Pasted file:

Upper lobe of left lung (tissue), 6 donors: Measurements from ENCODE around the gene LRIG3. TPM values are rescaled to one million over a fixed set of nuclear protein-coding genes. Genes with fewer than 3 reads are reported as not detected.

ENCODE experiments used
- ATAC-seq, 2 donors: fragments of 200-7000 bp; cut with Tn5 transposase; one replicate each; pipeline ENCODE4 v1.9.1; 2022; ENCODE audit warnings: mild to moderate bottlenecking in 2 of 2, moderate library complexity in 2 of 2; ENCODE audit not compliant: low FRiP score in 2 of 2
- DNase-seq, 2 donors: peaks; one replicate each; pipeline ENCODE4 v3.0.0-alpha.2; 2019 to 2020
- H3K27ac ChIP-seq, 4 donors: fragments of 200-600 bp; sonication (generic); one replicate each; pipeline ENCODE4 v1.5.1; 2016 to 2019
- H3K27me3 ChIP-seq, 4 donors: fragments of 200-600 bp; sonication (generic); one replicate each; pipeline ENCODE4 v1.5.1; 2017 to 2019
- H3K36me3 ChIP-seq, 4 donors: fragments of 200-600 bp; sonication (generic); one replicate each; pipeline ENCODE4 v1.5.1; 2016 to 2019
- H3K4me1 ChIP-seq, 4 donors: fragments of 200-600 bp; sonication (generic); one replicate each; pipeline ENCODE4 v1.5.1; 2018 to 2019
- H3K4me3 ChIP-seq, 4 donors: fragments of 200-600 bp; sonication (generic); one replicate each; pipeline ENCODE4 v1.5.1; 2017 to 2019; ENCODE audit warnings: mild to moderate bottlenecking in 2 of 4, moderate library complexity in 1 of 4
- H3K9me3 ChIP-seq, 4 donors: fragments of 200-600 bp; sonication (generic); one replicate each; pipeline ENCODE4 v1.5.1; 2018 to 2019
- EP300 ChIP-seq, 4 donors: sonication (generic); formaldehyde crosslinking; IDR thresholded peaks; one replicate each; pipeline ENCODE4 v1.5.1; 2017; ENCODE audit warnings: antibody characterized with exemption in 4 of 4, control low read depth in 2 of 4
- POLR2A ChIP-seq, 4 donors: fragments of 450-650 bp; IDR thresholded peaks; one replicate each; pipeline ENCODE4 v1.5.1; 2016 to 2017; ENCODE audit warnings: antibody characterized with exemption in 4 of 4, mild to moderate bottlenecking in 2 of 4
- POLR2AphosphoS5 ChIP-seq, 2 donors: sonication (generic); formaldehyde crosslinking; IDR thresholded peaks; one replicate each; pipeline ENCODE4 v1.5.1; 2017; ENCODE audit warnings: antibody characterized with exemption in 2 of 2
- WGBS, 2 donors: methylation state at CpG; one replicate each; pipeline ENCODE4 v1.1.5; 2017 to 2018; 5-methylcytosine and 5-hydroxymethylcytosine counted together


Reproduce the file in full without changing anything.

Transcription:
Upper lobe of left lung (tissue), 6 donors: Measurements from ENCODE around the gene LRIG3. TPM values are rescaled to one million over a fixed set of nuclear protein-coding genes. Genes with fewer than 3 reads are reported as not detected.

ENCODE experiments used
- ATAC-seq, 2 donors: fragments of 200-7000 bp; cut with Tn5 transposase; one replicate each; pipeline ENCODE4 v1.9.1; 2022; ENCODE audit warnings: mild to moderate bottlenecking in 2 of 2, moderate library complexity in 2 of 2; ENCODE audit not compliant: low FRiP score in 2 of 2
- DNase-seq, 2 donors: peaks; one replicate each; pipeline ENCODE4 v3.0.0-alpha.2; 2019 to 2020
- H3K27ac ChIP-seq, 4 donors: fragments of 200-600 bp; sonication (generic); one replicate each; pipeline ENCODE4 v1.5.1; 2016 to 2019
- H3K27me3 ChIP-seq, 4 donors: fragments of 200-600 bp; sonication (generic); one replicate each; pipeline ENCODE4 v1.5.1; 2017 to 2019
- H3K36me3 ChIP-seq, 4 donors: fragments of 200-600 bp; sonication (generic); one replicate each; pipeline ENCODE4 v1.5.1; 2016 to 2019
- H3K4me1 ChIP-seq, 4 donors: fragments of 200-600 bp; sonication (generic); one replicate each; pipeline ENCODE4 v1.5.1; 2018 to 2019
- H3K4me3 ChIP-seq, 4 donors: fragments of 200-600 bp; sonication (generic); one replicate each; pipeline ENCODE4 v1.5.1; 2017 to 2019; ENCODE audit warnings: mild to moderate bottlenecking in 2 of 4, moderate library complexity in 1 of 4
- H3K9me3 ChIP-seq, 4 donors: fragments of 200-600 bp; sonication (generic); one replicate each; pipeline ENCODE4 v1.5.1; 2018 to 2019
- EP300 ChIP-seq, 4 donors: sonication (generic); formaldehyde crosslinking; IDR thresholded peaks; one replicate each; pipeline ENCODE4 v1.5.1; 2017; ENCODE audit warnings: antibody characterized with exemption in 4 of 4, control low read depth in 2 of 4
- POLR2A ChIP-seq, 4 donors: fragments of 450-650 bp; IDR thresholded peaks; one replicate each; pipeline ENCODE4 v1.5.1; 2016 to 2017; ENCODE audit warnings: antibody characterized with exemption in 4 of 4, mild to moderate bottlenecking in 2 of 4
- POLR2AphosphoS5 ChIP-seq, 2 donors: sonication (generic); formaldehyde crosslinking; IDR thresholded peaks; one replicate each; pipeline ENCODE4 v1.5.1; 2017; ENCODE audit warnings: antibody characterized with exemption in 2 of 2
- WGBS, 2 donors: methylation state at CpG; one replicate each; pipeline ENCODE4 v1.1.5; 2017 to 2018; 5-methylcytosine and 5-hydroxymethylcytosine counted together